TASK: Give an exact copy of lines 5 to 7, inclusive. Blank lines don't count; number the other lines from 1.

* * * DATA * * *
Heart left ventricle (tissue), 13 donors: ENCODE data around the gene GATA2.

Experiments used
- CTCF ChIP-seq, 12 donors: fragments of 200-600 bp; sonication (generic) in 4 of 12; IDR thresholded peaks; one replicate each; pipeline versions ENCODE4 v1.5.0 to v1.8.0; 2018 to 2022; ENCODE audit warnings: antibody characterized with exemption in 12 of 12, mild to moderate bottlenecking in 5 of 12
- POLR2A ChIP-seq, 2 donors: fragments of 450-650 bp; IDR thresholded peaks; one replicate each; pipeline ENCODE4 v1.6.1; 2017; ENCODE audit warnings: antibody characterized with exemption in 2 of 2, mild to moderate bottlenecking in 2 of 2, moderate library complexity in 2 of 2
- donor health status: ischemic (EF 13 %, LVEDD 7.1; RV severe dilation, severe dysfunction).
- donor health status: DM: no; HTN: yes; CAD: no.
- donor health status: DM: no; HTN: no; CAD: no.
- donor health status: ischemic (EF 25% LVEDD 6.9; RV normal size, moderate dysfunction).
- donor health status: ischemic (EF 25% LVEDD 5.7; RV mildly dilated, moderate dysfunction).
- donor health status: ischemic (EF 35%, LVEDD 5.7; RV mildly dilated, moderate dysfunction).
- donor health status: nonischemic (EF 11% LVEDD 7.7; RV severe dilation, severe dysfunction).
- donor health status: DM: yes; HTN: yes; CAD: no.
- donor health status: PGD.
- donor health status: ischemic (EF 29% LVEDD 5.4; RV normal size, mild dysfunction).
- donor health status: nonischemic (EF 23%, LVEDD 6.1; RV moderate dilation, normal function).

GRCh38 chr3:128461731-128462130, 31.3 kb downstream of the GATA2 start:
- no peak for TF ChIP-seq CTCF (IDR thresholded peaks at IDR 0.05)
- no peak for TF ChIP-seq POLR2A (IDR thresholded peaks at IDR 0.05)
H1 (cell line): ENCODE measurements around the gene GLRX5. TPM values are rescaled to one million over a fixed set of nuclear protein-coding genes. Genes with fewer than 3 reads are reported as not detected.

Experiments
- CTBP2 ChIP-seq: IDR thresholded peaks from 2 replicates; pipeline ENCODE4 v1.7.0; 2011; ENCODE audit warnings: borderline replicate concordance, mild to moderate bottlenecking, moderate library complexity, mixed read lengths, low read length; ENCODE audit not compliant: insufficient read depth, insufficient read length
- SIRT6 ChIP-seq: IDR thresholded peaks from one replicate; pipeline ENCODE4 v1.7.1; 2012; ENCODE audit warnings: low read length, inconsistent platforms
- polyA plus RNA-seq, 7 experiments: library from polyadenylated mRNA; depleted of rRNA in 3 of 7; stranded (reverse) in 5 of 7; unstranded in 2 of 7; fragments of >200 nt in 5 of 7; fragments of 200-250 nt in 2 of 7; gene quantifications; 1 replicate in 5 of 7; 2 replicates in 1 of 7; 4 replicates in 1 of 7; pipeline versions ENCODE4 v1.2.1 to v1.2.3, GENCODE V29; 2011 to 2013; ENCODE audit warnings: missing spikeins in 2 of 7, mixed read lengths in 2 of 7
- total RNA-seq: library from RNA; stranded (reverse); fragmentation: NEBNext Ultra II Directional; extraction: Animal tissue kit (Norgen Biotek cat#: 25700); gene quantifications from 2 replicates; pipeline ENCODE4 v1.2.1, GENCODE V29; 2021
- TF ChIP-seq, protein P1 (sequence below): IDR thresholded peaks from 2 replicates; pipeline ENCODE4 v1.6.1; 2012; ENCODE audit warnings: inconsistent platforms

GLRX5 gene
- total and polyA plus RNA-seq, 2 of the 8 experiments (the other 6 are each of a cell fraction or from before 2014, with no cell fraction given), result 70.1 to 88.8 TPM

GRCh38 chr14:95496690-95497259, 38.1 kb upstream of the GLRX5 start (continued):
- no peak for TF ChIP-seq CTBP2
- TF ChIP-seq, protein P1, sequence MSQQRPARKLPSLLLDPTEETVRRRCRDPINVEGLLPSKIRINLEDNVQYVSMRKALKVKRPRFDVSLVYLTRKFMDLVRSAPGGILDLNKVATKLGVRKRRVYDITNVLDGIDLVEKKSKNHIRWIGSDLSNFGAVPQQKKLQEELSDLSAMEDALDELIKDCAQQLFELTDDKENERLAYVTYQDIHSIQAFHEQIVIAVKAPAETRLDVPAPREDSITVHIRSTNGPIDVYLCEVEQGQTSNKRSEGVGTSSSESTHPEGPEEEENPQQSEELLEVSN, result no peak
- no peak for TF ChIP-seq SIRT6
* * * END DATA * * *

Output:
- donor health status: ischemic (EF 13 %, LVEDD 7.1; RV severe dilation, severe dysfunction).
- donor health status: DM: no; HTN: yes; CAD: no.
- donor health status: DM: no; HTN: no; CAD: no.